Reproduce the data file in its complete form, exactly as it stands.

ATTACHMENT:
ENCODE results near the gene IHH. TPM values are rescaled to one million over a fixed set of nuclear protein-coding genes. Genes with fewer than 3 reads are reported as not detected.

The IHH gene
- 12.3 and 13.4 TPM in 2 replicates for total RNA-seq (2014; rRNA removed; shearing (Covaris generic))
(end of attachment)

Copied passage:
ENCODE results near the gene IHH. TPM values are rescaled to one million over a fixed set of nuclear protein-coding genes. Genes with fewer than 3 reads are reported as not detected.

The IHH gene
- 12.3 and 13.4 TPM in 2 replicates for total RNA-seq (2014; rRNA removed; shearing (Covaris generic))